“Light leaping. We hitched a ride on a beam of light that was headed straight here.”
“Yeah. You need infinite energy for light travel. Haven’t you heard of the theory of relativity?”
She thought she had him stumped with that one, but he just laughed again. “That’s the dumbest thing I’ve ever heard. Who came up with that?”
“Uh, Albert Einstein.”
“Huh. Never heard of him. But he was wrong.”
A few years ago, I went to Phoenix Comic Con where I discovered Keeper of the Lost Cities by Shannon Messenger. It immediately became one of my favorite series. With the fourth book, Neverseen, coming out in a few months, I thought I would review the first one and give other a chance to discover this series.
Sophie Foster has never been normal. At twelve years old, she’s a high school senior who has been offered a full scholarship to Yale, one which her parents won’t let her accept as they fear it would draw too much attention. The local paper even did a story on her, the child prodigy who turned down the Ivy league to attend a local college. For her part, Sophie just wants to fit in, a thing made even harder by the fact that she can read minds. Her entire life turns upside down when she’s on a field trip and encounters a mysterious stranger who says she’s not human. Her intelligence and her telepathy are part of her true heritage. Sophie is an elf.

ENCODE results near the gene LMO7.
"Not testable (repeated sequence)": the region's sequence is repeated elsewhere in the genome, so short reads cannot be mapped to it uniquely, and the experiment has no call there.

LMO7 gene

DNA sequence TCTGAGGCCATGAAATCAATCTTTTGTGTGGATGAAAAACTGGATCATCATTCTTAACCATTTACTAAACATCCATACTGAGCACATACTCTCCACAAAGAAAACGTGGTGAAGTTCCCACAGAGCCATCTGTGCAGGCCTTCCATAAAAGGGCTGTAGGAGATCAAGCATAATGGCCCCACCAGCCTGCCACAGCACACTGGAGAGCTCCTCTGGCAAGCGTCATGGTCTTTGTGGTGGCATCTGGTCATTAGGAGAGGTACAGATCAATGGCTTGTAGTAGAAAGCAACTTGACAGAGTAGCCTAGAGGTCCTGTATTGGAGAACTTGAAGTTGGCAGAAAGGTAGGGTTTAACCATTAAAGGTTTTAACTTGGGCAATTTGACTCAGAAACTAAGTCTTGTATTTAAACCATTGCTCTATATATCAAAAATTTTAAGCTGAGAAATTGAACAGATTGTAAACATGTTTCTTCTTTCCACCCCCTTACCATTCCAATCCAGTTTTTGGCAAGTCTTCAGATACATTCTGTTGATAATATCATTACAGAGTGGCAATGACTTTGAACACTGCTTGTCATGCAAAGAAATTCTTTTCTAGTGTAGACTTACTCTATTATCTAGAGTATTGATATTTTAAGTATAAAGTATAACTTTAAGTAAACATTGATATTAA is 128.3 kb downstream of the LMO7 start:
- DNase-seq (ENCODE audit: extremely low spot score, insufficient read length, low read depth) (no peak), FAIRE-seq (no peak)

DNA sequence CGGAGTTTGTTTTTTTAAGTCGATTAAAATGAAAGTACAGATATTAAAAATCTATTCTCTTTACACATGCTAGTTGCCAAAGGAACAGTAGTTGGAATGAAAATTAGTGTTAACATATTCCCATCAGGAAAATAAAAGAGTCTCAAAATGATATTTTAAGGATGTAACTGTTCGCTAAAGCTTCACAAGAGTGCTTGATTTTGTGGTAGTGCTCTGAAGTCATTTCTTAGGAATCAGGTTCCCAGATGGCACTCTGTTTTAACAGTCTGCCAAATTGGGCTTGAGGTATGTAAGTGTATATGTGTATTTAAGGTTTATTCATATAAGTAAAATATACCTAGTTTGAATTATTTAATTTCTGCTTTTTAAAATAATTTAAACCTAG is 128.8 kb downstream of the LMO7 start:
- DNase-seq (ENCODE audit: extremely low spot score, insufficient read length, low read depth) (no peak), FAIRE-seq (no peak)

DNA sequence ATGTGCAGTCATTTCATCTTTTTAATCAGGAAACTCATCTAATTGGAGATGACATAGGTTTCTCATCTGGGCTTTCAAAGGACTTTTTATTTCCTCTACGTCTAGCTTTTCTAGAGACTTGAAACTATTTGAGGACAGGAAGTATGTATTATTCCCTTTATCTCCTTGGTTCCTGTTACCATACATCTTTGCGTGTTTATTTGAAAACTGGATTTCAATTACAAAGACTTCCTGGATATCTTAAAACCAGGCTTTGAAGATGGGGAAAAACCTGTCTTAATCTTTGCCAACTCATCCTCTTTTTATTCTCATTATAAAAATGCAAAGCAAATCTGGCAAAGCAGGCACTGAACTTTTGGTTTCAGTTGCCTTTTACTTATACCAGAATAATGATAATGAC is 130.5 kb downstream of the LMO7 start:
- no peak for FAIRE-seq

Swept up into a strange and wondrous world, Sophie must adjust to her knew life, but even then, she doesn’t quite fit. Instead of being the twelve year old high school senior, she is the girl raised by humans. As she struggles to make friends and fit in, the same problems she’s always faced, she becomes tangled in a plot that seems centered on her and on the mysteries in her own past.
Shannon Messenger does a fantastic job of creating a vivid world full of wonder. She takes us to Shangri La, Atlantis, and even to the center of the earth. She shows us imps, gnomes, and dinosaurs, and there is a heart wrenching scene where Sophie must leave her old life. Keeper of the Lost Cities paints a wonderful picture and pulls you along as you read Sophie’s story. If you liked Harry Potter, read Keeper, and you won’t be disappointed.